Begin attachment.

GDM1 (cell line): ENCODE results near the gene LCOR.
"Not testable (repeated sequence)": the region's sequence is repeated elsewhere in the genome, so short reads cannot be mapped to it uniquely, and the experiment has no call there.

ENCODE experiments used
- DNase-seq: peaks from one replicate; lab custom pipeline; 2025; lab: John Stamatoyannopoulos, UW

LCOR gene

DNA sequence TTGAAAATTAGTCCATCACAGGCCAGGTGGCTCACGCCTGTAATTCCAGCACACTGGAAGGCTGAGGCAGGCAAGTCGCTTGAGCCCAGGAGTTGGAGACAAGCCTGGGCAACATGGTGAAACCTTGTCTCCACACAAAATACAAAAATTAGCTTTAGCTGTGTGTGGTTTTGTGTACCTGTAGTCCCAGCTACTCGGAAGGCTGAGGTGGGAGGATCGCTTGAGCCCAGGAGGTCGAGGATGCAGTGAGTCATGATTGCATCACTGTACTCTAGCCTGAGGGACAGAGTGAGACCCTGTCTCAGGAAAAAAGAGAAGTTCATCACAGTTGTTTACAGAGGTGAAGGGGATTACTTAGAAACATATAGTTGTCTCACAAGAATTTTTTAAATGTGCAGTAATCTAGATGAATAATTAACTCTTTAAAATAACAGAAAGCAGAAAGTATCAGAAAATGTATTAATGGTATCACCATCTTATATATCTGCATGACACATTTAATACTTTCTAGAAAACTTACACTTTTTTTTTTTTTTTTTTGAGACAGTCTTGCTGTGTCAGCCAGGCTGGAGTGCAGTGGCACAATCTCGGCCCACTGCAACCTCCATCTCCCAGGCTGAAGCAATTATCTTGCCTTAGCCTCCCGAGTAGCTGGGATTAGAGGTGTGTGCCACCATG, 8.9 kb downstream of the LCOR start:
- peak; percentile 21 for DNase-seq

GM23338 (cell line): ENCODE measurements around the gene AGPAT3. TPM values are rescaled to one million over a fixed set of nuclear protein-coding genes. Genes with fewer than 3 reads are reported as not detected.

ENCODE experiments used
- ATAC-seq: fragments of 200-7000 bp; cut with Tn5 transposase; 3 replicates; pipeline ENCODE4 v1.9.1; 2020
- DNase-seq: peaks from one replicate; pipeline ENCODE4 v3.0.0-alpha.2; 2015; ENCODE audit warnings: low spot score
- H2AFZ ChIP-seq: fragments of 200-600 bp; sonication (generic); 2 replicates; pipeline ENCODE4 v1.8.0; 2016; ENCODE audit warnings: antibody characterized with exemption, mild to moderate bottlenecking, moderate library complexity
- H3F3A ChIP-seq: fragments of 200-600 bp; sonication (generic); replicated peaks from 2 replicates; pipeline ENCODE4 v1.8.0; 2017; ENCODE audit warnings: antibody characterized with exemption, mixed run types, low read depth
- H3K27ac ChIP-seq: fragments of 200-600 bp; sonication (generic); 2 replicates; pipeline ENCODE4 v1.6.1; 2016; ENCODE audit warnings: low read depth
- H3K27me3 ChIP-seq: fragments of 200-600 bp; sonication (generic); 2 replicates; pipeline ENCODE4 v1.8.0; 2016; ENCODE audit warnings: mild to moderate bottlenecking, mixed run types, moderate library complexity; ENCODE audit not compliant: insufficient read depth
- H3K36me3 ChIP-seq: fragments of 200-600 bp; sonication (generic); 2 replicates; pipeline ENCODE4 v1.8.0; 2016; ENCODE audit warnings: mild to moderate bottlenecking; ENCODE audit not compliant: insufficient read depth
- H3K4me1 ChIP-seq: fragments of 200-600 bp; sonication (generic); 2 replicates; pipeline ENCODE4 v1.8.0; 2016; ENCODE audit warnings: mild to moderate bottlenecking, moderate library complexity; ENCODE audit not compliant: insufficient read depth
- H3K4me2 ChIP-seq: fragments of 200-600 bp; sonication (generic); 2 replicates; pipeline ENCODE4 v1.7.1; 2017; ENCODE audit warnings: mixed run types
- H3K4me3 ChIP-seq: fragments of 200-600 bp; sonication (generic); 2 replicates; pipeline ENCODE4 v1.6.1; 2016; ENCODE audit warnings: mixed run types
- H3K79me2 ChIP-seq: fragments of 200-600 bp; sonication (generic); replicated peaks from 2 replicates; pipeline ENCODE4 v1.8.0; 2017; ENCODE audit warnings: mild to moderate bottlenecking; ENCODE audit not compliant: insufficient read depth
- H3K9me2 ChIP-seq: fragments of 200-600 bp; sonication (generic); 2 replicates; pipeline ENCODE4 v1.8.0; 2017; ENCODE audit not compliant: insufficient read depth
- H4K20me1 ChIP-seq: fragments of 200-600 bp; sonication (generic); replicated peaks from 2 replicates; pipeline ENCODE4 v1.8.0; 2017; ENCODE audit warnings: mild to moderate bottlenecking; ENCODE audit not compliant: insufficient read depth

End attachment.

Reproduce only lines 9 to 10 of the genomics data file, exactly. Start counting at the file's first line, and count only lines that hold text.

ENCODE experiments used
- ATAC-seq: fragments of 200-7000 bp; cut with Tn5 transposase; 3 replicates; pipeline ENCODE4 v1.9.1; 2020